Saving the Forests and Reducing Poverty: Too Good to Be True?
According to the Food and Agriculture Organization of the United Nations (FAO), “129 million hectares of forest—an area almost equivalent in size to South Africa—have been lost since 1990.” Soil conservation, water management, carbon dioxide capture, and biodiversity conservation are just some of the numerous ecosystem services provided by forests. Given the important role that these services play in our environment, forest conservation is a highly relevant issue, especially considering the current environmental scenario the planet is facing.
In order to fight deforestation, one of the strategies that nations around the world have begun to use since the early 2000s is Payments for Ecosystem Services (PES) initiatives. As the name suggests, PES programs consist of monetary transfers to individuals—usually farmers—with the objective of incentivizing conservation, sustainable resource management, and the provision of ecological services.
Additionally, there is consistent evidence showing correlation between poverty and forest coverage, which has translated into a trend for program planners, especially in developing countries, to implement PES programs, not only as a way to protect environmental services but also as a poverty alleviation method. Nevertheless, there is a lack of comprehensive literature studying both the economic and environmental effects of these types of programs.
Recently, Jennifer Alix-Garcia, Katharine R. E. Sims, and Patricia Yañez-Pagans analyzed the socioeconomic and environmental impacts of Mexico’s Payment for Hydrological Services Program (PSAH), a federal initiative that transfers money to landowners to maintain forest cover under five year contracts.
The study focuses on six cohorts of the program, spanning from 2004 to 2009, and analyzes both environmental and socioeconomics effects. For the environmental analysis, the team uses data on land cover from 2003 to 2011 using infrared measurement techniques (NDVI), as well as forest cover data from 2000 and 2012 published in previous studies. By overlapping this information with the known location of different households in the different cohorts of the program, it is possible to measure changes in forest coverage over time and establish causal effects of the program.
In order to evaluate socioeconomic outcomes, the researchers measure pre- and post-program changes in consumption using poverty assessments at the locality level that are published by the Mexican government. Additionally, household consumption changes are measured using a survey administered to a subset of applicants accepted to the program, as well as a group of applicants rejected from the program. Prior to the analysis, a matching methodology was performed on the collected data, allowing the researchers to ensure that the only difference between accepted and rejected applicants is the presence or absence of the program, thus creating a control group of rejected applicants and a treatment group of program beneficiaries.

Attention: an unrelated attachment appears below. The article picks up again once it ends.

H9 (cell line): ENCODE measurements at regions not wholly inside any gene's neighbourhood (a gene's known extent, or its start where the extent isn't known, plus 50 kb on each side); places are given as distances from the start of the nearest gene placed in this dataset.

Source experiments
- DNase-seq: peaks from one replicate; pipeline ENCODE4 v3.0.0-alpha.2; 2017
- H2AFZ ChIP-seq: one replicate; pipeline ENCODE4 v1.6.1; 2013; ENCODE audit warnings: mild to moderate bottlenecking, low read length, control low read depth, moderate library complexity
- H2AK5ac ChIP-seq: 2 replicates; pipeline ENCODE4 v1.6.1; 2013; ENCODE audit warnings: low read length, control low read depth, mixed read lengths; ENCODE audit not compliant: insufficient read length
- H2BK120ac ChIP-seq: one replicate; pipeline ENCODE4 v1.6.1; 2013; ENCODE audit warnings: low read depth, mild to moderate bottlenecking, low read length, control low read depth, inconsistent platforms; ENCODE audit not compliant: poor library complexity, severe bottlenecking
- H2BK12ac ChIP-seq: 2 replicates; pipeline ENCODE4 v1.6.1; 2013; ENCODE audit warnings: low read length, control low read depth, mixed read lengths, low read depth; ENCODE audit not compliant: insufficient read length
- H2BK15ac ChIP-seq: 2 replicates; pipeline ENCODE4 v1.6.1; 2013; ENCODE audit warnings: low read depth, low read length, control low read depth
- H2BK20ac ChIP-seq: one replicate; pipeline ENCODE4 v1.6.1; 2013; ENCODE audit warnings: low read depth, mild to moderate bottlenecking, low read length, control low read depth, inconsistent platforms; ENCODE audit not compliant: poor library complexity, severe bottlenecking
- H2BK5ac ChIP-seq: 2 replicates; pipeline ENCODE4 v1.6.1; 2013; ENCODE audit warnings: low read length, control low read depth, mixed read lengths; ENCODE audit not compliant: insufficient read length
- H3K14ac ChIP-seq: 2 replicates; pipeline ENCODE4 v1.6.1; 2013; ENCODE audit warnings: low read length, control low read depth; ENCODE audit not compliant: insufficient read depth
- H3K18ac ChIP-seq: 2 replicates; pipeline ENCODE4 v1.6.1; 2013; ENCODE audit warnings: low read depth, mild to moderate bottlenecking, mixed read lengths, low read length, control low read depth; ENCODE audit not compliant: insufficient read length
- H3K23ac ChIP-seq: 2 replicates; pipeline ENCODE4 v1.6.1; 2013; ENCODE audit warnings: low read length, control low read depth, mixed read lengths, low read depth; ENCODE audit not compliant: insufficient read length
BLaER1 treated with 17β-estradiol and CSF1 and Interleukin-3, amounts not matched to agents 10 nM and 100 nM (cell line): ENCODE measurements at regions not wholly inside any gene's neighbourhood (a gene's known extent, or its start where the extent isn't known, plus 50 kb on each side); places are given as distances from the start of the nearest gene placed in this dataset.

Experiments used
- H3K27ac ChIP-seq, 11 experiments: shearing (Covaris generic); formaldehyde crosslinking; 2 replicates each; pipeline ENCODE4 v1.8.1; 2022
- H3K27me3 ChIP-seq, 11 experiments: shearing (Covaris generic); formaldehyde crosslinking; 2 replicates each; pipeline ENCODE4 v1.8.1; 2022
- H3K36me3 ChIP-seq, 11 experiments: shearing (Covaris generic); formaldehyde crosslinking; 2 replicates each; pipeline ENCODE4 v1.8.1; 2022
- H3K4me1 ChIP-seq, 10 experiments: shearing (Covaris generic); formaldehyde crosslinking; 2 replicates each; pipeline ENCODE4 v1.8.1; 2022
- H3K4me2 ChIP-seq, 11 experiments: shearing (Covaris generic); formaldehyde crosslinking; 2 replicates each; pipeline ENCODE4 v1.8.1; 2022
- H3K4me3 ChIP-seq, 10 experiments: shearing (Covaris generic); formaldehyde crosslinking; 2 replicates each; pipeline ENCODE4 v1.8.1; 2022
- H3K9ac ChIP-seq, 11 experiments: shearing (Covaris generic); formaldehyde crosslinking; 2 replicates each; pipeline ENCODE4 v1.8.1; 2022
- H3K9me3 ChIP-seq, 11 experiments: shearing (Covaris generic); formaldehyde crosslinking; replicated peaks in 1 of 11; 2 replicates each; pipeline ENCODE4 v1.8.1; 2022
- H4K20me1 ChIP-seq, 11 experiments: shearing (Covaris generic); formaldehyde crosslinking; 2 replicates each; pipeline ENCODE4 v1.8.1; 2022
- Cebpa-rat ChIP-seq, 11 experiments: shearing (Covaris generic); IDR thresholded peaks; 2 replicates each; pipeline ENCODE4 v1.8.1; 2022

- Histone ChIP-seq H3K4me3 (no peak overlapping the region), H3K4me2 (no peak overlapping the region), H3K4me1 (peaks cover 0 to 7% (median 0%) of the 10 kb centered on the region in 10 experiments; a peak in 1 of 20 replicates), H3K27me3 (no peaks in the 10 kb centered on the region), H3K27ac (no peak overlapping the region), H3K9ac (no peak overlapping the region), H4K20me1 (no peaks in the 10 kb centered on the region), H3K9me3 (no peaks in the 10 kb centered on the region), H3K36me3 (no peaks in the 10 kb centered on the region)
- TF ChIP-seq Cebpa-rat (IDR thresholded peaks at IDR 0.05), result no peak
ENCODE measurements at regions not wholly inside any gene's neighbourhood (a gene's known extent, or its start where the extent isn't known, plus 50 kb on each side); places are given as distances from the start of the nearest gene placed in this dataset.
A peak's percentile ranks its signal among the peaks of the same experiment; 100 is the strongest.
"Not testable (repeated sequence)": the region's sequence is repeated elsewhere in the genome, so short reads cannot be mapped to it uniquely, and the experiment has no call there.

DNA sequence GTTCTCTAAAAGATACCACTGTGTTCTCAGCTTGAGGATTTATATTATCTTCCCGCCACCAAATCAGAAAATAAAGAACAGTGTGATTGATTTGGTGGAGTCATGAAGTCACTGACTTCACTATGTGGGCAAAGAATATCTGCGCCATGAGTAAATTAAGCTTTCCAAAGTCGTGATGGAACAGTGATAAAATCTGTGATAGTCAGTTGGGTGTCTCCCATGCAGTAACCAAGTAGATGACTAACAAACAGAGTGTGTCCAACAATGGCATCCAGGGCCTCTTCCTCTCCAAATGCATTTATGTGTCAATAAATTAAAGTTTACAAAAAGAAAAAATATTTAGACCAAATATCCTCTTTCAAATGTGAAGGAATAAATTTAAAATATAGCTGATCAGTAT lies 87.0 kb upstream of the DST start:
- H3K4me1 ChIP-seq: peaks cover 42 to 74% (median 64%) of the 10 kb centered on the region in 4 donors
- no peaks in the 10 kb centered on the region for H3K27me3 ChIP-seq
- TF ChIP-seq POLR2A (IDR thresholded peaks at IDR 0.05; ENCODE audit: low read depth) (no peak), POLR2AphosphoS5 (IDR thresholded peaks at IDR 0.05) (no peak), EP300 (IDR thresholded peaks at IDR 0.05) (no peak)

The results of the study show that Mexico’s PSAH Program is associated with a 40-51 percent mitigation of forest cover losses compared to what would have happened in the absence of the program. Researchers find that PSAH primarily reaches locations of moderate deforestation risk. This is important because one of the most frequently cited concerns about PES programs is the ability to correctly target the areas and populations that will benefit most from PES programs. Efficiency of PES programs can always be improved by reaching areas with higher risks of deforestation.
In the case of PSAH, it is not clear that the people (and forests) are benefiting from the program in areas where help is most needed. The greatest impacts of PES are observed in the areas from the sample with lower risks of deforestation—meaning that, although substantial amounts of forest are being protected, the program is not necessarily successful in preventing deforestation in the most high-risk areas.
Effects on beneficiary socioeconomic status were found to be insignificant in this study. Because it appears that these programs are more effective at achieving environmental goals, the study concludes that PES programs are more likely to be “win-neutral” policies regarding environmental and socioeconomic results than “win-win” policies, as is typically perceived by policymakers. Nevertheless, this research leaves space for future research to study ways to increase positive socioeconomic impacts while effectively conserving forests and other environmental goods.
Article Source: Alix-Garcia, Jennifer M., Katharine R. E. Sims, and Patricia Yañez-Pagans. “Only One Tree from Each Seed? Environmental Effectiveness and Poverty Alleviation in Mexico’s Payments for Ecosystem Services Program.” American Economic Journal: Economic Policy 7 (4), 2015.
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